AUDIO: Uganda could earn Shs10 Trillion annually from ending Child Marriages- World Bank

The World Bank says ending child marriage today could generate three billion dollars or 10 trillion shillings per year for Uganda by 2030, according to the 10th Uganda Economic Update released today.

The report says in contrast, perpetuation of child marriage would lead to lower educational attainment for girls and their children, higher population growth, substantial health risks, higher intimate partner violence, and lower earnings for women, as well as higher poverty.

Titled "Accelerating Uganda's Development: Educating Girls and Ending Child Marriage and Early Childbearing," the new Uganda Economic Update shows that notwithstanding a declining trend, one in three girls in Uganda still marry before the age of 18, whether through formal or informal unions.

The report notes that almost three in 10 girls have their first child before the age of 18, as a result, the completion rate for both lower and upper secondary school for Ugandan girls remains low.

The report says the largest economic benefits from ending child marriage would result from a reduction in population growth and thereby higher standards of living and lower poverty, with those benefits growing over time, potentially reaching 2.4 billion dollars by 2030.

It adds that the second largest economic cost of child marriage is related to low educational attainment for girls, which in turn leads to lack of good jobs and low expected earnings in adulthood for women.

The report points out that today, if women who had married as girls had been able to delay their marriage, their annual earnings could have been higher by an estimated 500 million dollars.

According to the World Bank, the risks of young children being stunted or dying by age five due to child marriage and teen pregnancies at a young age also have large economic costs.

The report observes that ending child marriage would likely result to a reduction in intimate partner violence, as young wives are more prone to violence from their partners.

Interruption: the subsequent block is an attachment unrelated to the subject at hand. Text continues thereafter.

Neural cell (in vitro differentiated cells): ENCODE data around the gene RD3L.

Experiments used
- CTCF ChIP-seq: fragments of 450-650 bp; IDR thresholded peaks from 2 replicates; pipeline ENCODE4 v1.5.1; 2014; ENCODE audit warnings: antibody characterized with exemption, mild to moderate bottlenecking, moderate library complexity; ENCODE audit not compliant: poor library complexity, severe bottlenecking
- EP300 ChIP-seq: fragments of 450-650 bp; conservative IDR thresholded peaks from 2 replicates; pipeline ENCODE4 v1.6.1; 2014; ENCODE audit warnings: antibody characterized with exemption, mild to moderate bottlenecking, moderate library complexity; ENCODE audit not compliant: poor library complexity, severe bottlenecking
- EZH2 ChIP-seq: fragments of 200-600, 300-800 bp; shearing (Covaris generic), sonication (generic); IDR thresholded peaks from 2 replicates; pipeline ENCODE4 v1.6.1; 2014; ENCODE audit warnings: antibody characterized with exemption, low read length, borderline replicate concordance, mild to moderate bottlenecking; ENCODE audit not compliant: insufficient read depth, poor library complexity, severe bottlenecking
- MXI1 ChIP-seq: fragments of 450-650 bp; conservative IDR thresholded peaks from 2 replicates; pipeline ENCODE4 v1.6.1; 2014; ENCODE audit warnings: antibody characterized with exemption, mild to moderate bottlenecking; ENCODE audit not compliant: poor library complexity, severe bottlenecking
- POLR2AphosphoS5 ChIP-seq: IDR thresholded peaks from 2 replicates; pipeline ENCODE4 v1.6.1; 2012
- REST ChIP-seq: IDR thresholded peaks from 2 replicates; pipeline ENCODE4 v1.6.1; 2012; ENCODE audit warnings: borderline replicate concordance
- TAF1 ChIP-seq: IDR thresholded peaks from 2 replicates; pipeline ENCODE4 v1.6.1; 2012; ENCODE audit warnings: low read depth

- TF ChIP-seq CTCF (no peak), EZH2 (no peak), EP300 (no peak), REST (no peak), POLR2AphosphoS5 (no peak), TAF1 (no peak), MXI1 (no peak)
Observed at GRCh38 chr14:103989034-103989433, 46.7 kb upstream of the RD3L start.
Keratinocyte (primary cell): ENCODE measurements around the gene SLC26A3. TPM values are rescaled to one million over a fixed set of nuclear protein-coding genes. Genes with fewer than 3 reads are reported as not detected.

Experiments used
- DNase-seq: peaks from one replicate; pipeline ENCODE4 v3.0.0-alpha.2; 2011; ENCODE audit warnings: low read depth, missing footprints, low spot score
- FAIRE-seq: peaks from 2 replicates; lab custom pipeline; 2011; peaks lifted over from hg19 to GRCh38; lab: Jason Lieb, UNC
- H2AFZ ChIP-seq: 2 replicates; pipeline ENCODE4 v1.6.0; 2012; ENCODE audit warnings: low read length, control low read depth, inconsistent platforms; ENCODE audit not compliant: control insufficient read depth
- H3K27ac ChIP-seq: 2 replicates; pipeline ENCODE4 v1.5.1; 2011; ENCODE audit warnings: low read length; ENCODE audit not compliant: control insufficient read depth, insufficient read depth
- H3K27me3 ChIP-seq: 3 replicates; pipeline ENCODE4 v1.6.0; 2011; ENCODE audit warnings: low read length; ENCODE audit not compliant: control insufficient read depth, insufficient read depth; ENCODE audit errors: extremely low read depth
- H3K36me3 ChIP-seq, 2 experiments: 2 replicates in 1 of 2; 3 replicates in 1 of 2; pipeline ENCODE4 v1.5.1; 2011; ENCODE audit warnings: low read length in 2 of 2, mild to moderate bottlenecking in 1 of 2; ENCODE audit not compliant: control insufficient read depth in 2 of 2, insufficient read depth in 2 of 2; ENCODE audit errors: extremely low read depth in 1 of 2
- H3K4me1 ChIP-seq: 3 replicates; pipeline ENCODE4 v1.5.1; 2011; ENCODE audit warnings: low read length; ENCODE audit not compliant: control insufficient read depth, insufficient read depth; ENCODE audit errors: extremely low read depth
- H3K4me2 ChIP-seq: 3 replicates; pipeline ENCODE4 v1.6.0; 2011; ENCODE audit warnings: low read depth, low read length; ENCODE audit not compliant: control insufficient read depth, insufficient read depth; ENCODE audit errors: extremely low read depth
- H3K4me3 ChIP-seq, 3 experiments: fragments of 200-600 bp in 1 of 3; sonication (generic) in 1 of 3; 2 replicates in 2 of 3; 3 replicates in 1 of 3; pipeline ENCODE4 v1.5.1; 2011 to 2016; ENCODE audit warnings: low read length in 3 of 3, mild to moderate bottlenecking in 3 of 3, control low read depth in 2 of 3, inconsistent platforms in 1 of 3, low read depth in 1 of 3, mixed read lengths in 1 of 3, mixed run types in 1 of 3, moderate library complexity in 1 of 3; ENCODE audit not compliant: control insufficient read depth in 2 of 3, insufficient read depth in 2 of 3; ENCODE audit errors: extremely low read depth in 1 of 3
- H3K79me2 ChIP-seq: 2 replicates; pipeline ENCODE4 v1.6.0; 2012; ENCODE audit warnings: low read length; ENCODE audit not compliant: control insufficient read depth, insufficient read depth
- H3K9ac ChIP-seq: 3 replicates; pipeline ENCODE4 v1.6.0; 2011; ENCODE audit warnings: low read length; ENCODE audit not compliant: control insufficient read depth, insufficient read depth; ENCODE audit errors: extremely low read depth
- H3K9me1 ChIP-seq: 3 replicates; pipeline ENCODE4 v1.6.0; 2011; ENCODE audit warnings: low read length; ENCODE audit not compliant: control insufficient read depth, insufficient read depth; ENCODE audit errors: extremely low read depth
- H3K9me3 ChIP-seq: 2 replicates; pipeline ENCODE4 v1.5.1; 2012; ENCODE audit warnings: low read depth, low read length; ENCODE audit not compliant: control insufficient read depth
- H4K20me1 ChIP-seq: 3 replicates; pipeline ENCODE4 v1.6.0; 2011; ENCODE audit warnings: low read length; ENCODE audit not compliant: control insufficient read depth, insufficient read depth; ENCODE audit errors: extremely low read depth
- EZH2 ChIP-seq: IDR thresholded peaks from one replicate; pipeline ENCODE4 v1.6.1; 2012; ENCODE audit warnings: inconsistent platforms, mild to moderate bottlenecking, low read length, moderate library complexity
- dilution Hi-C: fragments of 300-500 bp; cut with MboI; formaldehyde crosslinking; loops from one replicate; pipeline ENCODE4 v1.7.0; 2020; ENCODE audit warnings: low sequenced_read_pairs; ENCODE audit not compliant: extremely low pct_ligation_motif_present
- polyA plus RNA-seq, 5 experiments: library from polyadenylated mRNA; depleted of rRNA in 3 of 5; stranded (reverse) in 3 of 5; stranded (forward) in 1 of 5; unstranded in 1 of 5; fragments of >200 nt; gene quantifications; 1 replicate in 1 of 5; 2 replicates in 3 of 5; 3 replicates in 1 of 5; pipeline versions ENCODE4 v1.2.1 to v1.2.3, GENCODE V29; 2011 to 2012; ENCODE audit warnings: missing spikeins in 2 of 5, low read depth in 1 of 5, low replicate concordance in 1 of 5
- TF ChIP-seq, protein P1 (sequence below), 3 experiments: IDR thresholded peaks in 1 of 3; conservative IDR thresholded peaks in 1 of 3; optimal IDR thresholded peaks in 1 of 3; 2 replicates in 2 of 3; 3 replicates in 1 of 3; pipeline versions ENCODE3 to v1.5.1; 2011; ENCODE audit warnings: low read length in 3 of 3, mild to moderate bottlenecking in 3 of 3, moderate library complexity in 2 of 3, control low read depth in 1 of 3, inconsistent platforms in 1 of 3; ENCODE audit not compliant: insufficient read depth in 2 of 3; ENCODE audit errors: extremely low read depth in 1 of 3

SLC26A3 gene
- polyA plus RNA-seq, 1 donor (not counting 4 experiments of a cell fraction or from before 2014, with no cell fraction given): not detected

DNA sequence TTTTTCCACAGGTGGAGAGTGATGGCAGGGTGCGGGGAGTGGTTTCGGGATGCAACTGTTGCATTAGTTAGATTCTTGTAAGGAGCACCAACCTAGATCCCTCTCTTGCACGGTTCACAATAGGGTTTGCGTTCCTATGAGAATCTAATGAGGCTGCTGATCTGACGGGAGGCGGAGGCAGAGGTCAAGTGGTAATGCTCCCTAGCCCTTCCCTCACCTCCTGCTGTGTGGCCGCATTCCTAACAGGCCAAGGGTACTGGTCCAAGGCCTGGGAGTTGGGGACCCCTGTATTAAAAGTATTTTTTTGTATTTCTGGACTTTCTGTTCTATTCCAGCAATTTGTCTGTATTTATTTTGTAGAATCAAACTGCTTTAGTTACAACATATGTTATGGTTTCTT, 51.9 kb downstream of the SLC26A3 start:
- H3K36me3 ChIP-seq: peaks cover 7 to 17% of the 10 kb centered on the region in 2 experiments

By reducing population growth, says the report, ending child marriage would reduce the pressure that providing basic services puts on the national budget, adding that the savings could be invested to improve the quality of public services.

The World Bank says ending child marriage, preventing early childbearing, and investing in girls' education would be beneficial to the flagging economy.

Uganda's economy has averaged 4.5 percent per annum in the past five years, far lower than the rate of 7.0 percent or more achieved in the 1990s and early 2000s.

Commenting on the report, Christina Mamberg Calvo, the World Bank Country Manager for Uganda, says the cost of child marriages does not fall solely to the girls and their babies but constitute an enormous lost opportunity for Ugandan society and the Ugandan economy.


“Unless Uganda returns to vibrant economic growth under fatality rate continues to come down, Uganda’s young people will struggle to make it out of poverty,” she said.

According to Christina, putting girl child education top on its agenda will act as an antidote to attain the middle income status by 2020.


“To ensure that girls can be part, is to aggressively curtail incidences of child marriage, early child bearing and to educate girls,” she added.

Among key recommendations, the economic update calls for greater investment in girls' education, providing economic opportunities for girls who are out of school and cannot go back to school, and imparting adolescent girls with life skills and reproductive health knowledge.


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